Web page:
Based on the patient's clinical history, a diagnosis of Marasmus can also be made. Marasmus is one of the clinical forms of serious Protein-Energy Malnutrition CITATION UNI15 \l 1033 (UNICEF). This condition mainly manifests in young children and the inadequacy of nutrient intake, of protein and carbohydrates, can predispose a child to malnutrition which would in turn, affect his or her immune status CITATION UNI15 \l 1033 (UNICEF). Marasmus is most frequently associated with acute infections such as gastroenteritis, respiratory illness, and measles. It is characterized by extreme emaciation, reduction in fat and muscle, dehydration, and an "old man's appearance CITATION UNI15 \l 1033 (UNICEF)." The patient is also alert and irritable. All these signs were manifested by the patient.
Acute Gastroenteritis, Probably Non-Inflammatory with Severe Chronic Malnutrition, MarasmusAcute Gastroenteritis, Probably Non-Inflammatory with underlying Severe Chronic Malnutrition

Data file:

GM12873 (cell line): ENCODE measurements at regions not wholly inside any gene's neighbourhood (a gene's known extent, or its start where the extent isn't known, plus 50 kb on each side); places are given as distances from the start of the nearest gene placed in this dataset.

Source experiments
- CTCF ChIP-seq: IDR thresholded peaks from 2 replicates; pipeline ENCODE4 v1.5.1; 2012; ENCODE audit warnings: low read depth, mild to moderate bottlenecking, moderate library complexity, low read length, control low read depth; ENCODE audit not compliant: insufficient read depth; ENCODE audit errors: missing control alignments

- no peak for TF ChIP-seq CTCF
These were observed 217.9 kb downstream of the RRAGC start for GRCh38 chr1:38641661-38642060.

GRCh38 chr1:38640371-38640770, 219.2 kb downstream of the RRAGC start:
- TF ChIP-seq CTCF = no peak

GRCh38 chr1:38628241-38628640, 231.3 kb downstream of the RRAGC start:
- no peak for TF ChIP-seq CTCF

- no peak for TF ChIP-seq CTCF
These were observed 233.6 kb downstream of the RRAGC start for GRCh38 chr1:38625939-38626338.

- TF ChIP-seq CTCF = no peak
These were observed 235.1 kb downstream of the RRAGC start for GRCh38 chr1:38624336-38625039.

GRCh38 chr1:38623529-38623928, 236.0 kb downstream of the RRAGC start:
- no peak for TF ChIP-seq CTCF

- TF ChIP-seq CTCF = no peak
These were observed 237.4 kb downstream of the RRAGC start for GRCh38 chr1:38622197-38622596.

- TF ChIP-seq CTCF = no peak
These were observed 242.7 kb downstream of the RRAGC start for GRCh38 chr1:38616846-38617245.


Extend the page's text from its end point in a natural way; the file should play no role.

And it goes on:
PathophysiologyThe underlying Chronic Malnutrition predisposes the patient to increased susceptibility to a variety of infections. Depending on the microorganism involved, the pathogenesis and severity of the condition varies. Noninflammatory diarrhea are usually caused by enterotoxins, while Inflammatory diarrhea are cause by cytotoxins CITATION Kli16 \l 1033 (Kliegman, 2016). Several organisms elaborate enterotoxins such as S. aureus and Bacillus cereus; V. cholera, E. coli, and Salmonella produce secretory toxins, while Shigella and C. jejuni produce cytotoxins and are invasive CITATION Kli16 \l 1033 (Kliegman, 2016). In addition, viruses such as Rotavirus and Norwalk Virus target the microvillus of enterocytes affecting the absorption throughout the length of the intestines. Parasitic infections are also common such as Giardia lamblia and Entameoba histolytica CITATION Kli16 \l 1033 (Kliegman, 2016).